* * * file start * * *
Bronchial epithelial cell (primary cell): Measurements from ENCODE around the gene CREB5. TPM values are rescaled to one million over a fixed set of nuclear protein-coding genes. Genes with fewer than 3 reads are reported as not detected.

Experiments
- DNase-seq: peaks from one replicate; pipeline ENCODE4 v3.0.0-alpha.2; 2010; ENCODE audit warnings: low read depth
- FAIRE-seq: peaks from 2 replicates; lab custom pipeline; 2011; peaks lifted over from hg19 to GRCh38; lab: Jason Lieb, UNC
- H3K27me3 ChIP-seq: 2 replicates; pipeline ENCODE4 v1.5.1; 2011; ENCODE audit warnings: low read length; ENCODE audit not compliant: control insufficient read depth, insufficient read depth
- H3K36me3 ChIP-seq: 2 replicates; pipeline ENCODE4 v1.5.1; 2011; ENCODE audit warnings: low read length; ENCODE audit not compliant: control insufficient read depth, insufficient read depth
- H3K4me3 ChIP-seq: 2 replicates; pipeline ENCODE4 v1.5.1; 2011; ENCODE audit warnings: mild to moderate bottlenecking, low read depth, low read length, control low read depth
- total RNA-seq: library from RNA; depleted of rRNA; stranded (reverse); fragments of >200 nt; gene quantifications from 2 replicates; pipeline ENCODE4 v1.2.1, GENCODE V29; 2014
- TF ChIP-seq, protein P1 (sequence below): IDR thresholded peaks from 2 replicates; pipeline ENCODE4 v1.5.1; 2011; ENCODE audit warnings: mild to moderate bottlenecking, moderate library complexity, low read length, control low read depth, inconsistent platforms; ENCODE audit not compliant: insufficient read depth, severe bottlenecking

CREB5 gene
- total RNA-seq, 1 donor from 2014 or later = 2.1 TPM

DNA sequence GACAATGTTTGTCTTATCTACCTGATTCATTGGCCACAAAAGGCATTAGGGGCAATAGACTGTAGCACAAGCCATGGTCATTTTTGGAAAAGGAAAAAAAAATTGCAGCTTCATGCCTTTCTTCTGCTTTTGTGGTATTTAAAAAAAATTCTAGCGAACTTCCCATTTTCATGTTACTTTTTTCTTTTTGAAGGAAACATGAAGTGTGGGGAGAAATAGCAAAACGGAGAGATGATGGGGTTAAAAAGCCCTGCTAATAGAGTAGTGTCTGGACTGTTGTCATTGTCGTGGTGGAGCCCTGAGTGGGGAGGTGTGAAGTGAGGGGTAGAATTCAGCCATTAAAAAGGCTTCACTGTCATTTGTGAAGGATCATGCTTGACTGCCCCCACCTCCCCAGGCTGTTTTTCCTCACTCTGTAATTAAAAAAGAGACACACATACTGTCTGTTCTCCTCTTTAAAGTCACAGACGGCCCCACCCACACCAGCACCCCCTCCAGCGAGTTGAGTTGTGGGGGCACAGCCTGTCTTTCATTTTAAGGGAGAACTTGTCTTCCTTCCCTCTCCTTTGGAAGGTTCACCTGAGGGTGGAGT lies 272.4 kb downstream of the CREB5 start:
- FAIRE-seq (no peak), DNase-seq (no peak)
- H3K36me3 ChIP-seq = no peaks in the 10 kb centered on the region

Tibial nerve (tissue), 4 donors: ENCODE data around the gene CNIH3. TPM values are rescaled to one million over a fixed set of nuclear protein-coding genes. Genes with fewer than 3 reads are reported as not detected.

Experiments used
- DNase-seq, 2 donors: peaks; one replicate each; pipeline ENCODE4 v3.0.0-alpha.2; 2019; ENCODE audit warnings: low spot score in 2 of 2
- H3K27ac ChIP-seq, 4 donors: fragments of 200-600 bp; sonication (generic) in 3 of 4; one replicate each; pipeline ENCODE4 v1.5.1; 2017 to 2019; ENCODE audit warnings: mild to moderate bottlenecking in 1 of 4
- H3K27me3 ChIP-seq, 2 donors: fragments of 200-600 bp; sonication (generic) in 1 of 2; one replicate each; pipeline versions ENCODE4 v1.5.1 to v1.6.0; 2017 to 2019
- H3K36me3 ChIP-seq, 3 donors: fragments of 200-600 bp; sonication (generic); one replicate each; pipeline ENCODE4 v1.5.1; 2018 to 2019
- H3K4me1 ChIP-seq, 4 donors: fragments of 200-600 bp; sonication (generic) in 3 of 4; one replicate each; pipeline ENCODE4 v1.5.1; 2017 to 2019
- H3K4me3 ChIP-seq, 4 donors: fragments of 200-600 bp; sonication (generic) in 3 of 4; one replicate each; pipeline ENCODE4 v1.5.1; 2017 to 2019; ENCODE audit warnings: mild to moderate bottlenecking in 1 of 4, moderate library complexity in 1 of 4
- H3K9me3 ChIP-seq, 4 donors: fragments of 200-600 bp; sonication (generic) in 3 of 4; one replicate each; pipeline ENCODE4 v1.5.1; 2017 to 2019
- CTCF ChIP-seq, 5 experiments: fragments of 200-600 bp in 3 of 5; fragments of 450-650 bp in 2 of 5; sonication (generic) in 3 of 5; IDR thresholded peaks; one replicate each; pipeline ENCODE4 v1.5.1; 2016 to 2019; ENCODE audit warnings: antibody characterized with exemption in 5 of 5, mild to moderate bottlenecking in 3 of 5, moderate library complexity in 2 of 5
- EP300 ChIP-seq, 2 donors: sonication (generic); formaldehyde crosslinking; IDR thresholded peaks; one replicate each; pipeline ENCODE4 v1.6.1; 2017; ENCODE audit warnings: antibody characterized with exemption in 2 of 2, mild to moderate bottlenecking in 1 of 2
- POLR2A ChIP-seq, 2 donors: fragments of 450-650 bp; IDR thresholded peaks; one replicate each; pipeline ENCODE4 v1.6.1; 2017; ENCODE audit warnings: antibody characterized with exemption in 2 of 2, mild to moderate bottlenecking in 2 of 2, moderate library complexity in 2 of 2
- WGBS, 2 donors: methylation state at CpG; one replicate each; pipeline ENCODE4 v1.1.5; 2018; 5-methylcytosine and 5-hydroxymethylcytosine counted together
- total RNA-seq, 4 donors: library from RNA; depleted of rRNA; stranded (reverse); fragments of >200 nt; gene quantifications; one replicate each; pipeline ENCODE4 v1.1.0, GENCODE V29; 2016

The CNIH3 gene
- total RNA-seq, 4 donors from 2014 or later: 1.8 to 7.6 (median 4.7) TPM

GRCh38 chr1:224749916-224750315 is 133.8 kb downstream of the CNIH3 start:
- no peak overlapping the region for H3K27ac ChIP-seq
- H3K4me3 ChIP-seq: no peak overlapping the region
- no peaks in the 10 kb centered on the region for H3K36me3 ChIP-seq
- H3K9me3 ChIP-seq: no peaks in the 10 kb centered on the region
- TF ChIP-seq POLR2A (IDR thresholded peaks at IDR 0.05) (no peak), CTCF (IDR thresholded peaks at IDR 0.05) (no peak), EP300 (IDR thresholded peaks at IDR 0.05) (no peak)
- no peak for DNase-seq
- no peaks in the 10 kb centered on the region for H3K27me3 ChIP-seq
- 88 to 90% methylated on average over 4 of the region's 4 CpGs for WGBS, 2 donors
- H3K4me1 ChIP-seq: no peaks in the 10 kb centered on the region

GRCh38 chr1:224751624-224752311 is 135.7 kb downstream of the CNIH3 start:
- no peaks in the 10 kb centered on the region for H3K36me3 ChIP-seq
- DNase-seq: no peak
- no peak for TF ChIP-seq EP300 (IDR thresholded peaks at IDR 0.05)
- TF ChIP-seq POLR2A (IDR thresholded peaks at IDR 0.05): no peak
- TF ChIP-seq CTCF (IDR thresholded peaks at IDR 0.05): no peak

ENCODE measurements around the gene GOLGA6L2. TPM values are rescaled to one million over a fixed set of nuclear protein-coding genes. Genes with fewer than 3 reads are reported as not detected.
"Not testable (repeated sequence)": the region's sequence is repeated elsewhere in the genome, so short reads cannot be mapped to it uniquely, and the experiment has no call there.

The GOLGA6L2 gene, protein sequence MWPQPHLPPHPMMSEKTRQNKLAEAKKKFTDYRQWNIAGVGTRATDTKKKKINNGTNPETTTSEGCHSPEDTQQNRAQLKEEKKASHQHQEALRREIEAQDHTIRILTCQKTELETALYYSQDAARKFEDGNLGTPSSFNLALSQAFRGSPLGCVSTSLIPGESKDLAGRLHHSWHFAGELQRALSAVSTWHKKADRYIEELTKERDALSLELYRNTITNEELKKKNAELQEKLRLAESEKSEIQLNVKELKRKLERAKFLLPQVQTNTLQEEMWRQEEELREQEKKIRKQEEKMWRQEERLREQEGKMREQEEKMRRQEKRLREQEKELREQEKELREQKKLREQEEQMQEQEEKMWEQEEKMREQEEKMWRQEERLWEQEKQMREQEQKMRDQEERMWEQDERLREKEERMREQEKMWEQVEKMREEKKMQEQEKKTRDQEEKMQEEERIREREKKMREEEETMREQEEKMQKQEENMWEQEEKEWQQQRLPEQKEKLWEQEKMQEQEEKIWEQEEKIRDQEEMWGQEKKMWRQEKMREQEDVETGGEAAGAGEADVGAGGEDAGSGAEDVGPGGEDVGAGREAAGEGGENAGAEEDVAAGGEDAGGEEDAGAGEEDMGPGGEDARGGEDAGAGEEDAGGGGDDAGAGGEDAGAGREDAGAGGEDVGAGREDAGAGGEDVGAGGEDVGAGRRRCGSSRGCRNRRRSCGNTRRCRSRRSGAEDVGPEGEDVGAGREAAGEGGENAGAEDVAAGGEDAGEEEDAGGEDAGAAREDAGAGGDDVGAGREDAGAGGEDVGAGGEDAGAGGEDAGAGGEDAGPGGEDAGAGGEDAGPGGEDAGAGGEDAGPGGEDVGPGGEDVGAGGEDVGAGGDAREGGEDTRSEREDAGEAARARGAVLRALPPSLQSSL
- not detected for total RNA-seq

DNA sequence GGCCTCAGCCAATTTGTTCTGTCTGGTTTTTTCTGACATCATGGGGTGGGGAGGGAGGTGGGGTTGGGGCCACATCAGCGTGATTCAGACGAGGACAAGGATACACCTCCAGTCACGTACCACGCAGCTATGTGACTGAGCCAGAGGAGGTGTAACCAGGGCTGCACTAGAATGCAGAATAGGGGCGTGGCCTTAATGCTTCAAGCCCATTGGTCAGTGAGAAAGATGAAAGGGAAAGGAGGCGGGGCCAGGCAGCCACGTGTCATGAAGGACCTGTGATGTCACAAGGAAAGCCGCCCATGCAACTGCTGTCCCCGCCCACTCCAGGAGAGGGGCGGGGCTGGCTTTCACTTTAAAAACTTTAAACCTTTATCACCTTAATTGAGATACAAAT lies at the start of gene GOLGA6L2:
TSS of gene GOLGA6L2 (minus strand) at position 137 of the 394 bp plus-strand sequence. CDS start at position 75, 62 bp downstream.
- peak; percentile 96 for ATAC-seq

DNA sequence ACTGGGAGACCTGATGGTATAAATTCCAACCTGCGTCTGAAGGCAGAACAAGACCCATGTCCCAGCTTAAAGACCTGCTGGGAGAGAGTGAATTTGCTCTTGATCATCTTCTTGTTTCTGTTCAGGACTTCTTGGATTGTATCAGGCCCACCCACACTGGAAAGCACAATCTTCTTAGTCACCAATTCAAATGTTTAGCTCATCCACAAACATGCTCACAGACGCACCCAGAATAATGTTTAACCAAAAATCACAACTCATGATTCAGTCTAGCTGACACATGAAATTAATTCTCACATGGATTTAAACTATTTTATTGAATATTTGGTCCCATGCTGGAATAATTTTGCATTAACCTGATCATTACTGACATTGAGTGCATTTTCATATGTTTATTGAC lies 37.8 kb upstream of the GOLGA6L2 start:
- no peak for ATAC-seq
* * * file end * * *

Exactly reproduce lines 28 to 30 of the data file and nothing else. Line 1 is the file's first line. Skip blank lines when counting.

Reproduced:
- total RNA-seq, 4 donors: library from RNA; depleted of rRNA; stranded (reverse); fragments of >200 nt; gene quantifications; one replicate each; pipeline ENCODE4 v1.1.0, GENCODE V29; 2016

The CNIH3 gene
- total RNA-seq, 4 donors from 2014 or later: 1.8 to 7.6 (median 4.7) TPM